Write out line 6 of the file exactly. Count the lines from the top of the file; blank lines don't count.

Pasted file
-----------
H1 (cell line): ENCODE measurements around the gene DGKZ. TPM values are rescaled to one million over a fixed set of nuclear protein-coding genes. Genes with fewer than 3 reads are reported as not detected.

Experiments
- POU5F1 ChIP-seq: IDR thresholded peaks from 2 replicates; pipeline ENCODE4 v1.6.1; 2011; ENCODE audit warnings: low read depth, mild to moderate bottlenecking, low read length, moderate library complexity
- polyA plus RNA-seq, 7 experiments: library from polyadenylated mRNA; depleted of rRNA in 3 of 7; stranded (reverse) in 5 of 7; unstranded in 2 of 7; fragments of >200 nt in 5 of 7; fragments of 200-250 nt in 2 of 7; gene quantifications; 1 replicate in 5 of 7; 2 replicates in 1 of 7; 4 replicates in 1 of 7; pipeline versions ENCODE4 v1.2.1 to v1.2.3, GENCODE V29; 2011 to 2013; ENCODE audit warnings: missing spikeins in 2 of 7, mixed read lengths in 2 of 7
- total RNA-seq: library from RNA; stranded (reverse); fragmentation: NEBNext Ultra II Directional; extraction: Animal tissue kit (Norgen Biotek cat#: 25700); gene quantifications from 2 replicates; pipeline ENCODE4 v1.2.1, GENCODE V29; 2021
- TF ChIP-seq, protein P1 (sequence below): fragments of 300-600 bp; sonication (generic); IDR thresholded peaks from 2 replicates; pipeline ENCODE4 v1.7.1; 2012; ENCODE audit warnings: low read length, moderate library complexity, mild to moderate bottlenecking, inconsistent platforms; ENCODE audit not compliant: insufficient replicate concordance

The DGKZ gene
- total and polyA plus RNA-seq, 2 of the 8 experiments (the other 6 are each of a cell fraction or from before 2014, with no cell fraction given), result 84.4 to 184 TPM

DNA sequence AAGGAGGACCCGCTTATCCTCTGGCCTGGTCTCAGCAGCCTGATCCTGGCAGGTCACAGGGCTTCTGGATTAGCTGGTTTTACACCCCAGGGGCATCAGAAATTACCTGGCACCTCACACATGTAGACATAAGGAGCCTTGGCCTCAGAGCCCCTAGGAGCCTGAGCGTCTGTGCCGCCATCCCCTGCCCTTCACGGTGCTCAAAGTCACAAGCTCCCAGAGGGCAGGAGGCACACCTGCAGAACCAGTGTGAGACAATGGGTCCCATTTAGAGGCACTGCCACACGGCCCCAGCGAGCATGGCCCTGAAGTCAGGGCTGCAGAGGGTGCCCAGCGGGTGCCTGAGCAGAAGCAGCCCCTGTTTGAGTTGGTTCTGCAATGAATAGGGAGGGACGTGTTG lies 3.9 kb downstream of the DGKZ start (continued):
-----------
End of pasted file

- TF ChIP-seq, protein P1 (sequence below): fragments of 300-600 bp; sonication (generic); IDR thresholded peaks from 2 replicates; pipeline ENCODE4 v1.7.1; 2012; ENCODE audit warnings: low read length, moderate library complexity, mild to moderate bottlenecking, inconsistent platforms; ENCODE audit not compliant: insufficient replicate concordance